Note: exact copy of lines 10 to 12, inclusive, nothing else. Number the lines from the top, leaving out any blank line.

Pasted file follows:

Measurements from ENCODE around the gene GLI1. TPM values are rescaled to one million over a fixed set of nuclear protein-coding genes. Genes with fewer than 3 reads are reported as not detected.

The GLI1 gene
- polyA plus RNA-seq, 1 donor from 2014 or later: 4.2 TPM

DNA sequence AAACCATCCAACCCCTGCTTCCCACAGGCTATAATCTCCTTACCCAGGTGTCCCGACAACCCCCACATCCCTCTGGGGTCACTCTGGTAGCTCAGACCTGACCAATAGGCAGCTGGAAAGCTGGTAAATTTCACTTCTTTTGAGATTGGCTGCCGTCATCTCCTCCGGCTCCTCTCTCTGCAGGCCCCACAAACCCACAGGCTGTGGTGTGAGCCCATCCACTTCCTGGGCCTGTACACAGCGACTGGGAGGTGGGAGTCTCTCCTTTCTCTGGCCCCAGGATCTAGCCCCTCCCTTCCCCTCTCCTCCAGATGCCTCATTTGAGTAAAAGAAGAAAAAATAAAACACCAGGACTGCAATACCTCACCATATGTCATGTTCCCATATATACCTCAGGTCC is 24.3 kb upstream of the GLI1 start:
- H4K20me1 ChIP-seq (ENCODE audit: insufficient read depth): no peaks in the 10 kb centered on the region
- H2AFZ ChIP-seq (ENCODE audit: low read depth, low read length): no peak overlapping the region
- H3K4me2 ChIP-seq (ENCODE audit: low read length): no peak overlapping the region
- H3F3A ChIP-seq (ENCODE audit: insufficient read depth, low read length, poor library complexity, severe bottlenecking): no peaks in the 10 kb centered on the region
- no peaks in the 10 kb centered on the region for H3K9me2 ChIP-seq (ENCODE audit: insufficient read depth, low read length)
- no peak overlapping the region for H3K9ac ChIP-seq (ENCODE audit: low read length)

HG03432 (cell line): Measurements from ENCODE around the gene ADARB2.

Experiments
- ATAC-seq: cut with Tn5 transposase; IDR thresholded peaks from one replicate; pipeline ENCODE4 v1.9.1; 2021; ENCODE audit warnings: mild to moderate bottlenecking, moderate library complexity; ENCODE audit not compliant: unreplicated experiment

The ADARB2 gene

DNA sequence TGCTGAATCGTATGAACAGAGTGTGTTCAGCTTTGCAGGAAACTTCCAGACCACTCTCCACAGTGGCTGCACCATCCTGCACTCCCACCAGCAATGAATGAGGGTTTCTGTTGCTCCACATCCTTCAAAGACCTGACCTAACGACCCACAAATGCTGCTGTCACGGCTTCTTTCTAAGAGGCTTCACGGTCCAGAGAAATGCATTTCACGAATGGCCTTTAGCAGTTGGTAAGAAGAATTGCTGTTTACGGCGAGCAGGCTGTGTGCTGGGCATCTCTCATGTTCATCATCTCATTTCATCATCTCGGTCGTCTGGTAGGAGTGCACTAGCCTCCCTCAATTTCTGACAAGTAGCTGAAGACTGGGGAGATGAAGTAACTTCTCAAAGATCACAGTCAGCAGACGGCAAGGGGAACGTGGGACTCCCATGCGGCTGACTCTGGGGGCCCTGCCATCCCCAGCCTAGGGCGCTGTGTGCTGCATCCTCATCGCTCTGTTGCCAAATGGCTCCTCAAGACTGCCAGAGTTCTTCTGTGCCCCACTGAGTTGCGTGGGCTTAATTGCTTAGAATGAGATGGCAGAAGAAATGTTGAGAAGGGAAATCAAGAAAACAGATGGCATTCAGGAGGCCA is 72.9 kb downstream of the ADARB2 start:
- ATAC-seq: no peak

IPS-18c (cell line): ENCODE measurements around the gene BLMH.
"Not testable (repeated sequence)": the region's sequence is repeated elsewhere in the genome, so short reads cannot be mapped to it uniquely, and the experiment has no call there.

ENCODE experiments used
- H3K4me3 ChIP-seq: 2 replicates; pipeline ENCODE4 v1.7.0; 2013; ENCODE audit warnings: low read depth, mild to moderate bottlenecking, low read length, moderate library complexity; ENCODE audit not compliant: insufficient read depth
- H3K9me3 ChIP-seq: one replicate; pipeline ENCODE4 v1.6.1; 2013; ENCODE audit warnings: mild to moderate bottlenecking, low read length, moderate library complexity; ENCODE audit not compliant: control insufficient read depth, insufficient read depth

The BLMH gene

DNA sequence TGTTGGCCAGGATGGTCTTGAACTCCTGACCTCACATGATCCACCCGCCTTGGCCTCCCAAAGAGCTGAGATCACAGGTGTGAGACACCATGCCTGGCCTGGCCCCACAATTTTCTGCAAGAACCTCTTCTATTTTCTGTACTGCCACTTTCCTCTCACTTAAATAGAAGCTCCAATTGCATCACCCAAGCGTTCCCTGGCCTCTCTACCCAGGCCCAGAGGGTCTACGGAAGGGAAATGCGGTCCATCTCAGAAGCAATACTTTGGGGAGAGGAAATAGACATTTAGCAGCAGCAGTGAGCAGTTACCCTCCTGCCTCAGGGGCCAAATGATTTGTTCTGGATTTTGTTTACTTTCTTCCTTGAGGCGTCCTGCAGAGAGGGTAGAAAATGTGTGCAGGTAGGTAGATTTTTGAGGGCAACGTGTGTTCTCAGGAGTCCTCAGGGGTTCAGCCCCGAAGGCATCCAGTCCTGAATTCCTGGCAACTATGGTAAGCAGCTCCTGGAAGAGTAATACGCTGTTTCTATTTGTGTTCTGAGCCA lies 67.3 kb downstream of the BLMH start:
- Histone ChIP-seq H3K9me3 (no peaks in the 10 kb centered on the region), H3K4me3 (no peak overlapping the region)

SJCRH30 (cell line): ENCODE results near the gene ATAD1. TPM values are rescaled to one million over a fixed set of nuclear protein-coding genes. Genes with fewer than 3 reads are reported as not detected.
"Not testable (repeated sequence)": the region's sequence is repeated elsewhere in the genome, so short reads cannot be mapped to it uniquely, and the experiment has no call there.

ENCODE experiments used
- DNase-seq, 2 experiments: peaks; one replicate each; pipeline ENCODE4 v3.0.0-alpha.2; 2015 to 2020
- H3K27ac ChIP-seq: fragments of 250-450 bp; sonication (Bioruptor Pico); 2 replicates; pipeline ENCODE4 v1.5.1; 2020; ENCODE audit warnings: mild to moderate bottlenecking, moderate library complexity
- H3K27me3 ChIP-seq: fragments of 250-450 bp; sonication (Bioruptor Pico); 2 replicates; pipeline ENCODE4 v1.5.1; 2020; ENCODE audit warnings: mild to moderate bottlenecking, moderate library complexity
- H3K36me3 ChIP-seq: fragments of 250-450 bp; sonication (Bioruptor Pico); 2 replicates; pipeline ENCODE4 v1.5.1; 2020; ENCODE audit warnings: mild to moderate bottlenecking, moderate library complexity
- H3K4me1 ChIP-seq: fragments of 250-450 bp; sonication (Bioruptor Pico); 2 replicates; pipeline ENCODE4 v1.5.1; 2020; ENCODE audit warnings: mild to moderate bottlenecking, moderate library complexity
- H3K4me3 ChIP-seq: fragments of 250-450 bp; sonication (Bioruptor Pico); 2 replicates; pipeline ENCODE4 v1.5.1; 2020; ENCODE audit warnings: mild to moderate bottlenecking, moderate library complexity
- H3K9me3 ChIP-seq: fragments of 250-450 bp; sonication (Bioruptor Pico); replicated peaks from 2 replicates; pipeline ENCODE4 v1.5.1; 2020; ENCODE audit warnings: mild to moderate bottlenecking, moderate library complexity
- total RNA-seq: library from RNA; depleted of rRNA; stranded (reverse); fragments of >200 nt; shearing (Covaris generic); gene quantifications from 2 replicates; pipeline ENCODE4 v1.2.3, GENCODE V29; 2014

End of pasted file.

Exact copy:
- no peak overlapping the region for H3K9ac ChIP-seq (ENCODE audit: low read length)

HG03432 (cell line): Measurements from ENCODE around the gene ADARB2.

Experiments